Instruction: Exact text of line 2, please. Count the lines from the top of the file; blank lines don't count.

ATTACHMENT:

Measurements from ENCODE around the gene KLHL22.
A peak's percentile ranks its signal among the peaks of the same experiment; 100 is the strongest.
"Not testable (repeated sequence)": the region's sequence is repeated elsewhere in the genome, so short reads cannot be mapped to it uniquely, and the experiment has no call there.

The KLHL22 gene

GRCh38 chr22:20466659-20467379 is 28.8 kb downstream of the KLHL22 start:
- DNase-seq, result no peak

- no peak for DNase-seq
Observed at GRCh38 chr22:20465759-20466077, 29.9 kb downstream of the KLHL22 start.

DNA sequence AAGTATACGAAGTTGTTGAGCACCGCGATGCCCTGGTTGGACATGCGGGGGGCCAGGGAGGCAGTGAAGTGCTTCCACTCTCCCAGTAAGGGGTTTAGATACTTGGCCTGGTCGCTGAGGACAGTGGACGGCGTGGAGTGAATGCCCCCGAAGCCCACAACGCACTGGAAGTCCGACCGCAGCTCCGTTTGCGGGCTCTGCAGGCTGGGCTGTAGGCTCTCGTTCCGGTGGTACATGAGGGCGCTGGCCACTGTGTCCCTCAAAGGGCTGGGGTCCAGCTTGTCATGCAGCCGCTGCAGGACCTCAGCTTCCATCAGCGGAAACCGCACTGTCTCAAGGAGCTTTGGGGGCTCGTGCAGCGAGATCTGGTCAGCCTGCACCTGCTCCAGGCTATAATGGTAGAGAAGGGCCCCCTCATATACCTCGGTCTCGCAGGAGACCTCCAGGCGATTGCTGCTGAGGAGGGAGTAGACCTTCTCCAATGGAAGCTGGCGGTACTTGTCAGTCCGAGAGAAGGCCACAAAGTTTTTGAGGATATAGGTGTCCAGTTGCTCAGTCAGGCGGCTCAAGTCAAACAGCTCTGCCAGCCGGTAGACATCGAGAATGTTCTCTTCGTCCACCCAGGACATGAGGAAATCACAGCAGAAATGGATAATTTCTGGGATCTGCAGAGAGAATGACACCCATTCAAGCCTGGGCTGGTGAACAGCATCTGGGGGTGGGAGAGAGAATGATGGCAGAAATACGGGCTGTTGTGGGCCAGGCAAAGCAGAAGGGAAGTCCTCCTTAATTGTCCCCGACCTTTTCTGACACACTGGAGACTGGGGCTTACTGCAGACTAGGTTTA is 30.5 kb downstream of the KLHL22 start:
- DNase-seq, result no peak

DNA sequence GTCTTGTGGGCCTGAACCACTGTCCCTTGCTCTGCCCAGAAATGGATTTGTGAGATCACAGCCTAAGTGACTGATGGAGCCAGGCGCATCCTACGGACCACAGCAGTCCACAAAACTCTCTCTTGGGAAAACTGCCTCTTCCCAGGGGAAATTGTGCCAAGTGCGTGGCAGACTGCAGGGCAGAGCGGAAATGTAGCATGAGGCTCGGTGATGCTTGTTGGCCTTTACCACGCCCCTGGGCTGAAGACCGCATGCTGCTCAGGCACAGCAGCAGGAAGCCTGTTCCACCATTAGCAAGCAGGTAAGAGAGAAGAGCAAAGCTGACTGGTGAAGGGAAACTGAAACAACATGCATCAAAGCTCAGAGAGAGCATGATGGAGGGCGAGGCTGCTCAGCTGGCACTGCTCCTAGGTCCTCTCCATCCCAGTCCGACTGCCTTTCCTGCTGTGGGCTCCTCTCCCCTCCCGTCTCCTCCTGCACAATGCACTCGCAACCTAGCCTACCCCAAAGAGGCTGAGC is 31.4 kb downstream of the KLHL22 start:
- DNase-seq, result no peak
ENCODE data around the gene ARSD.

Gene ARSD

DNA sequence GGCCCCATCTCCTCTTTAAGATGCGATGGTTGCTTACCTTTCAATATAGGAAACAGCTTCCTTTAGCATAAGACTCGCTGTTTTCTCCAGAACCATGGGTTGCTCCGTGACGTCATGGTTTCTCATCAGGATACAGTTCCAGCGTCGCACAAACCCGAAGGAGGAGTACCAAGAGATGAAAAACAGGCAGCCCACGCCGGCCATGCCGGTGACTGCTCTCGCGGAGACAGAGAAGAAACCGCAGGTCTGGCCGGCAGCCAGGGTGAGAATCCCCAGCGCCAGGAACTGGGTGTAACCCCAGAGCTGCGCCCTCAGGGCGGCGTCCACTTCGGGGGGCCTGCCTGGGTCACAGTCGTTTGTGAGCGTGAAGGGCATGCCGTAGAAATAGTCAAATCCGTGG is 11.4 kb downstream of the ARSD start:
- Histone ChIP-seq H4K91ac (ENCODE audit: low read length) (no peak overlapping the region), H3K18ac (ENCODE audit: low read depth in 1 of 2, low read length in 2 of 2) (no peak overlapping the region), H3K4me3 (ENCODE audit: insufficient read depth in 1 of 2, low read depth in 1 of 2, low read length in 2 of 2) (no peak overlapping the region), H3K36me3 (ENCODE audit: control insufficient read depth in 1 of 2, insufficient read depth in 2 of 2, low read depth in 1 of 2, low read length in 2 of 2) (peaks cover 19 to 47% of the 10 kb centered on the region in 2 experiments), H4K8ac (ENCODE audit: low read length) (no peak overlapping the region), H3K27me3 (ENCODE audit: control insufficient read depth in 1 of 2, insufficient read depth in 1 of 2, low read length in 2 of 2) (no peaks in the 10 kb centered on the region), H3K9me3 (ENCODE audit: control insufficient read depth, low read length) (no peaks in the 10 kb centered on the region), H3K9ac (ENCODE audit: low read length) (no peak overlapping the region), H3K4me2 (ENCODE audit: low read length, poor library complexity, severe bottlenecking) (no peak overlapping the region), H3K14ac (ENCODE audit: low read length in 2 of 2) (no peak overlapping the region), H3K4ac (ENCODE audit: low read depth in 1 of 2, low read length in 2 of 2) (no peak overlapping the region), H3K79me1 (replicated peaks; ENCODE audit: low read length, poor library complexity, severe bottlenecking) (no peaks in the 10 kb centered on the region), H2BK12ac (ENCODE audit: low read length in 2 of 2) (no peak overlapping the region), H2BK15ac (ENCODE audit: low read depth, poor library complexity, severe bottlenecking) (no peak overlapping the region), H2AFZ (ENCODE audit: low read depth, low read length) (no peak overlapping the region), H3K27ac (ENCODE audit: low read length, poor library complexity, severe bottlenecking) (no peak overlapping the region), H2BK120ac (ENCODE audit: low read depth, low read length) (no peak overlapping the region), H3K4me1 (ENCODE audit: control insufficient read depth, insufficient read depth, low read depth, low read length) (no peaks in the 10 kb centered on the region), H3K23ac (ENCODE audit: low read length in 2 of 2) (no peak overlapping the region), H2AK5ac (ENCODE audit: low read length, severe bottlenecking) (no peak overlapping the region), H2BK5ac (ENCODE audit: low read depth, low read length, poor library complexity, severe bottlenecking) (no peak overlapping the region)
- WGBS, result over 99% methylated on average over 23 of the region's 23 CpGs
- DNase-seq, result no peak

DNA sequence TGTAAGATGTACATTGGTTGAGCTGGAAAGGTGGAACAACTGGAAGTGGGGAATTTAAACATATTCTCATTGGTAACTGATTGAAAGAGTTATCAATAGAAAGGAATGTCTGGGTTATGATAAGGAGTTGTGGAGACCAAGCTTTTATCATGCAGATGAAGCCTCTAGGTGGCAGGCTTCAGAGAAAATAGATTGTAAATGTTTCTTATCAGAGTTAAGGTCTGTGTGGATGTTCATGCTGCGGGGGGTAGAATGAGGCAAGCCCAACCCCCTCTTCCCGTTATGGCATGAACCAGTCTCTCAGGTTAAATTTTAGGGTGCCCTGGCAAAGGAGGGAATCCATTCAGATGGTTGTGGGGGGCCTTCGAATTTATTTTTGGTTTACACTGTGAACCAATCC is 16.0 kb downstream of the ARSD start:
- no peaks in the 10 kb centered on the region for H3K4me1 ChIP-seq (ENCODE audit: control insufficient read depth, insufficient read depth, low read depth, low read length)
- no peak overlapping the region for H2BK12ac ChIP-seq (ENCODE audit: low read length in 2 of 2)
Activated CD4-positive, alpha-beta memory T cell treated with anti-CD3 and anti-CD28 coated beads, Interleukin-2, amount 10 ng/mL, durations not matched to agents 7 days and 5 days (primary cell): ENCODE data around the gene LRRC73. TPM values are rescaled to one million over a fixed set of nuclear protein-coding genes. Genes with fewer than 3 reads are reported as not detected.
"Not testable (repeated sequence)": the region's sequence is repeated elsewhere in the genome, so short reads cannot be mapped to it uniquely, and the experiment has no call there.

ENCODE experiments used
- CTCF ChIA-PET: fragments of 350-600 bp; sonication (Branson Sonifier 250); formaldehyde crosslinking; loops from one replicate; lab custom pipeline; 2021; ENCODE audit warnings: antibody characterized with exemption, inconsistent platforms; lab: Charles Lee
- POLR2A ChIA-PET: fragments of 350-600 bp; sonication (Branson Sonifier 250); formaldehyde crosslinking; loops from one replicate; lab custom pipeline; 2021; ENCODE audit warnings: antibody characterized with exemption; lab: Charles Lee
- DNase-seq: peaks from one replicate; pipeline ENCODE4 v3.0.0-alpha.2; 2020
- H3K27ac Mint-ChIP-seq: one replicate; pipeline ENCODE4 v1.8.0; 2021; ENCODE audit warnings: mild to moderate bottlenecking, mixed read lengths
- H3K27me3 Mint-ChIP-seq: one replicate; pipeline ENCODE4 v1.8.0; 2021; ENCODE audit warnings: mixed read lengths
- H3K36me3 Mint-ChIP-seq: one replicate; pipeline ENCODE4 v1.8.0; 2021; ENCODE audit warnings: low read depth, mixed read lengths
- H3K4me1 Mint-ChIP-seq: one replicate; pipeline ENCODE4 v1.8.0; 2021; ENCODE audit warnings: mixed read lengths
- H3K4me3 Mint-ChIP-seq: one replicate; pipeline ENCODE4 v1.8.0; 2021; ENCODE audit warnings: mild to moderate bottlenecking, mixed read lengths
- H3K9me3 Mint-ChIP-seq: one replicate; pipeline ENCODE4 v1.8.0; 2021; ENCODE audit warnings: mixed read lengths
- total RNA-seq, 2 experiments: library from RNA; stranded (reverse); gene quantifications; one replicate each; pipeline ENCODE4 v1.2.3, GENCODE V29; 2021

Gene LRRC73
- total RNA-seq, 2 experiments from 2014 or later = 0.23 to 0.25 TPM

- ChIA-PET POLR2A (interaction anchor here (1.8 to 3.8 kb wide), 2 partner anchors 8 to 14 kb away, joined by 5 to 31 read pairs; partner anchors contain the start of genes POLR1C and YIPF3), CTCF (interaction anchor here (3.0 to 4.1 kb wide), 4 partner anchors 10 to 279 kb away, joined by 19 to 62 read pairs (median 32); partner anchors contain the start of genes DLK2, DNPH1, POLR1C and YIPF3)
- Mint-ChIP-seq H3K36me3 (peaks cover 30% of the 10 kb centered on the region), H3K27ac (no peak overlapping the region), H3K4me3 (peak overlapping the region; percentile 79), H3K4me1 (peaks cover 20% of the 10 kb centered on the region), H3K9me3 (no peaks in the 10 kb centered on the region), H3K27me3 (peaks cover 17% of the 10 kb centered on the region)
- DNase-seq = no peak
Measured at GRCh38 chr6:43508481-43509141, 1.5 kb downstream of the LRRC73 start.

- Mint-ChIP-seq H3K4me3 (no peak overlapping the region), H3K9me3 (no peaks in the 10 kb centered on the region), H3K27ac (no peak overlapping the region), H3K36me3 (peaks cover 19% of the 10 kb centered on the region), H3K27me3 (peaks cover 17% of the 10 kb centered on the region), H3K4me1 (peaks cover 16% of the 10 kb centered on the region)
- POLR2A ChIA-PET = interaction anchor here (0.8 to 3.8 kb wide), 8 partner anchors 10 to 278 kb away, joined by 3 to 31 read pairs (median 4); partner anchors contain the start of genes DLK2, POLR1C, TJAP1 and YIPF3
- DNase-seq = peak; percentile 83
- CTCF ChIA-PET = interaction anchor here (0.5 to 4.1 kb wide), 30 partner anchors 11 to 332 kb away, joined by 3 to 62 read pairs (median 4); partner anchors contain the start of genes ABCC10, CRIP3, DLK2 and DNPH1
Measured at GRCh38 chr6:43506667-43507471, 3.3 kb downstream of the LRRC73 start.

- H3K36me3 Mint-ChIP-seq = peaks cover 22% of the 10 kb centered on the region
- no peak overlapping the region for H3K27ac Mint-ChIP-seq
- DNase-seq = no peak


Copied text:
A peak's percentile ranks its signal among the peaks of the same experiment; 100 is the strongest.